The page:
Route 66 Books, Maps, Signs, Photos & More.
 

Funk's Grove - Also getting its start by the Funk family, the grove was first settled by brothers Isaac and Absalom Funk, who came to the region from Kentucky in 1824. Choosing the location for its water supply, fertile soil, and timber, they were soon joined by Robert and Dorothy Funk Stubblefield who followed from Ohio. Though the Funks may not be household names in Illinois history, they were a very influential family. Isaac Funk soon amassed some 25,000 acres of land and was the first to start cattle-feeding operations in the Midwest. He and his brother Absalom built the meat-packing house in Chicago - then known as Fort Dearborn.

 

Isaac and Cassandra Funk

Isaac and Cassandra Funk, original pioneers of the area.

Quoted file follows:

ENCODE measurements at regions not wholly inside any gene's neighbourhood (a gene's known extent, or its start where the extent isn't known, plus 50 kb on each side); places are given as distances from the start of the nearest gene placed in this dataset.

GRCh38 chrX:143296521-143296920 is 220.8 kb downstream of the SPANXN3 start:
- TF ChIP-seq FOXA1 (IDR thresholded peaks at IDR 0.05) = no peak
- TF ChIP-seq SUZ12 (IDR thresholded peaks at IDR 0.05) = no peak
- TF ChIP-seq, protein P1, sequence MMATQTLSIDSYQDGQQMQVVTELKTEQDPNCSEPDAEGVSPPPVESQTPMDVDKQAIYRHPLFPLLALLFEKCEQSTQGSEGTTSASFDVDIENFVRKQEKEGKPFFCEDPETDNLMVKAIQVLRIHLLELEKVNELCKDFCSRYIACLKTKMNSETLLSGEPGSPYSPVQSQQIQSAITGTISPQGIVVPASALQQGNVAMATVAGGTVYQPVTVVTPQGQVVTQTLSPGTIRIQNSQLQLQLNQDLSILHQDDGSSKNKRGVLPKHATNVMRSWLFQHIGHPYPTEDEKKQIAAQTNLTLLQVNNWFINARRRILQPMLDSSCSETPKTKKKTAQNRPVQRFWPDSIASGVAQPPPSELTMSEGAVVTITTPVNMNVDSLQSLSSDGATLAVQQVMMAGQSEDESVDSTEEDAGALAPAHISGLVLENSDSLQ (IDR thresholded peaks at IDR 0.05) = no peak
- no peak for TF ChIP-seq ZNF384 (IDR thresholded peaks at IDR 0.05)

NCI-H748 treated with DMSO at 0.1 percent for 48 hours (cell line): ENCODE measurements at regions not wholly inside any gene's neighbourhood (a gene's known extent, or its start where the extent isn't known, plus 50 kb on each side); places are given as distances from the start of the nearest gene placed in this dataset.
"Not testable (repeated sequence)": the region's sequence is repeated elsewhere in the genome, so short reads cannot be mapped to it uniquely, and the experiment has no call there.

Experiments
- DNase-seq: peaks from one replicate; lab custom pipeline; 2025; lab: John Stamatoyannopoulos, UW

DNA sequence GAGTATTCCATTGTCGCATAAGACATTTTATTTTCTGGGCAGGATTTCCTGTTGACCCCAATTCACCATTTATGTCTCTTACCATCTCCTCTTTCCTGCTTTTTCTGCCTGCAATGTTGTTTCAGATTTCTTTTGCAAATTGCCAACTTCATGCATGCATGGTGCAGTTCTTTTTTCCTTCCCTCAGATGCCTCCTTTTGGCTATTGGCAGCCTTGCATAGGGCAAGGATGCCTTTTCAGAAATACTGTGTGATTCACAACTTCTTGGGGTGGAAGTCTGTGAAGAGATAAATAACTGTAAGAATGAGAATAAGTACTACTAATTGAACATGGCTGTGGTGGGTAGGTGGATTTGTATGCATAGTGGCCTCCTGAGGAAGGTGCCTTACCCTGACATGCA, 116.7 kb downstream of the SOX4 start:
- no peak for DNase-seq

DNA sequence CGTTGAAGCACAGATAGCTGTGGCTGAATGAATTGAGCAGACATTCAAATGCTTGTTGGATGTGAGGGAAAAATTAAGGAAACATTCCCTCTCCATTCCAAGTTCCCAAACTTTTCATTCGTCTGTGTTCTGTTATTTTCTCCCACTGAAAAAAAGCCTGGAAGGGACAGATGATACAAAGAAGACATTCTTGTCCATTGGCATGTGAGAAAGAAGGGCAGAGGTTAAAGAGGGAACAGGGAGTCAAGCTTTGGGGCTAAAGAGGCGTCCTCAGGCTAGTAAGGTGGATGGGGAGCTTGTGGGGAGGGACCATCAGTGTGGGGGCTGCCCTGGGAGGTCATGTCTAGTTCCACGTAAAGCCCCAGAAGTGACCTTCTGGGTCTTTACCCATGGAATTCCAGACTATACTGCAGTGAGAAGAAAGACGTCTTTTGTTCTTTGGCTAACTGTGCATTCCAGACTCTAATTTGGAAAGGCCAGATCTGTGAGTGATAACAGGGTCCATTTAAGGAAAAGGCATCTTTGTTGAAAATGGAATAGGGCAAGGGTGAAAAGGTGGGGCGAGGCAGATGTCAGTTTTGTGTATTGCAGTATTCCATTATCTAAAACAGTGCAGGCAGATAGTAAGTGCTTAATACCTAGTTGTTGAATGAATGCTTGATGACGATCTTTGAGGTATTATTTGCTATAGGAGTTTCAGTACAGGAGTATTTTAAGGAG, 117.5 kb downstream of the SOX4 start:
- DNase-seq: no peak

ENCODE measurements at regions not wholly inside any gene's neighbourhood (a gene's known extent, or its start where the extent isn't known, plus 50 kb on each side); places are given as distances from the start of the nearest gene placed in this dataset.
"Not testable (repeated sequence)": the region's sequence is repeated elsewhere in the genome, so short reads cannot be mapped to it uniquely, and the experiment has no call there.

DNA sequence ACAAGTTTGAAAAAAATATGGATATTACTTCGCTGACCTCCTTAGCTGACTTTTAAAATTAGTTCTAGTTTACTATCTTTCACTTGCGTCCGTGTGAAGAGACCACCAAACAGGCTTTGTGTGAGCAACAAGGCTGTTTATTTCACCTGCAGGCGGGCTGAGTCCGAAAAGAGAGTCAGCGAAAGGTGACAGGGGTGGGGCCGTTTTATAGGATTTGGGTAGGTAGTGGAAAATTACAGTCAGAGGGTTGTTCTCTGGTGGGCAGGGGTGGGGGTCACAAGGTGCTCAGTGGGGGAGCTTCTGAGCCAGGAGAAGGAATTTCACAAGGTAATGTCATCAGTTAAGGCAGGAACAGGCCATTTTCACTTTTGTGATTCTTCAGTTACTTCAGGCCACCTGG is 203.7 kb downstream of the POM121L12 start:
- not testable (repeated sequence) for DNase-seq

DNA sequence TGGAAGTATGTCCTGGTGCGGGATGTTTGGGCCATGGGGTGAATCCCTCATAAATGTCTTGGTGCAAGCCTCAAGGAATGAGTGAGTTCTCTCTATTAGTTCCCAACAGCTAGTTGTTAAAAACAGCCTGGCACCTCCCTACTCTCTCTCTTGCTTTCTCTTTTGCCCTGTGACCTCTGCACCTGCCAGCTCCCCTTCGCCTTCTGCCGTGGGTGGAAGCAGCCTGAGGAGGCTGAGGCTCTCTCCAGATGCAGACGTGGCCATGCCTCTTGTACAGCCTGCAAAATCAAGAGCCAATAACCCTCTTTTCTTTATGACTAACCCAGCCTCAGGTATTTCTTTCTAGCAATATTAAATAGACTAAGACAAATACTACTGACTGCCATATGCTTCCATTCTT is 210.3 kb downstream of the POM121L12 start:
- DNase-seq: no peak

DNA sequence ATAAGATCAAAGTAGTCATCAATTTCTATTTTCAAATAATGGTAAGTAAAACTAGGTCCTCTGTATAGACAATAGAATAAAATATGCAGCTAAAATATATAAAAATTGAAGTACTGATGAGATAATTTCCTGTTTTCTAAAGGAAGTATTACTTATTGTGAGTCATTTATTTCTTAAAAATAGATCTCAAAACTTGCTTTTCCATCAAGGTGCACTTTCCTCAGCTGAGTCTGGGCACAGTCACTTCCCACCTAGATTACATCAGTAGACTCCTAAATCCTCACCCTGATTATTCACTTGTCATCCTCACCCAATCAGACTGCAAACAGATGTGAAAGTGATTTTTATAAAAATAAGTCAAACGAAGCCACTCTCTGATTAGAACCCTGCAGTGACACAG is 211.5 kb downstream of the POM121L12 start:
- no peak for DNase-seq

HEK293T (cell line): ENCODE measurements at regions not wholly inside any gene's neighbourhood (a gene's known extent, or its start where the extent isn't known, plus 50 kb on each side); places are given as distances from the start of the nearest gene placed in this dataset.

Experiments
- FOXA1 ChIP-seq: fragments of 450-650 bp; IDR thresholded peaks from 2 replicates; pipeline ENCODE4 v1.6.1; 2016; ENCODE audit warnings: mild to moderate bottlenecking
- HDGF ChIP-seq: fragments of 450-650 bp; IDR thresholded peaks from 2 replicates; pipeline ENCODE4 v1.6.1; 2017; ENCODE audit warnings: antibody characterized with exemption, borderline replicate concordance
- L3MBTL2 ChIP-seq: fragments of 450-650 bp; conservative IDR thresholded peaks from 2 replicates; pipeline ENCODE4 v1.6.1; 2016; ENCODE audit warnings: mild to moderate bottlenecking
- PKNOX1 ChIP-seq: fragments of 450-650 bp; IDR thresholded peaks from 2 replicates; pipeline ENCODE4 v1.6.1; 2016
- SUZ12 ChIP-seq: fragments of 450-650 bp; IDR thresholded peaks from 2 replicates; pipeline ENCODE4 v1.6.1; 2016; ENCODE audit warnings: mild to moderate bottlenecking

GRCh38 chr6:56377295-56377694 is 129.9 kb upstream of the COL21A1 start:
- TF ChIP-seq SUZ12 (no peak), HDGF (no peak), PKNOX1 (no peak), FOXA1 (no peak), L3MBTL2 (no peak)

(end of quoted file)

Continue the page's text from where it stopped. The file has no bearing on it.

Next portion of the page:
None other than Abraham Lincoln served as the family attorney and he and Isaac Funk were largely responsible for bringing the Chicago & Alton Railroad through the region, sidetracking it from its planned route through Peoria. he would also serve as an Illinois State Representative and Senator, and was one of the founders of the Illinois Wesleyan University in Bloomington. Isaac and his wife Cassandra, would have ten children, all of which would have important leadership roles in government, banks, universities, and private ventures.

 

Isaac's son, LaFayette would play a major role in the cattle business, was the co-founder and boss of the Chicago Union Stockyards, and an Illinois State Senator. In 1863, he built a home for his wife, Elizabeth, in nearby Shirley, Illinois. The couple were known to have harbored escaped slave on their farm during the Civil War. The home still stands in Shirley today and is open for tours.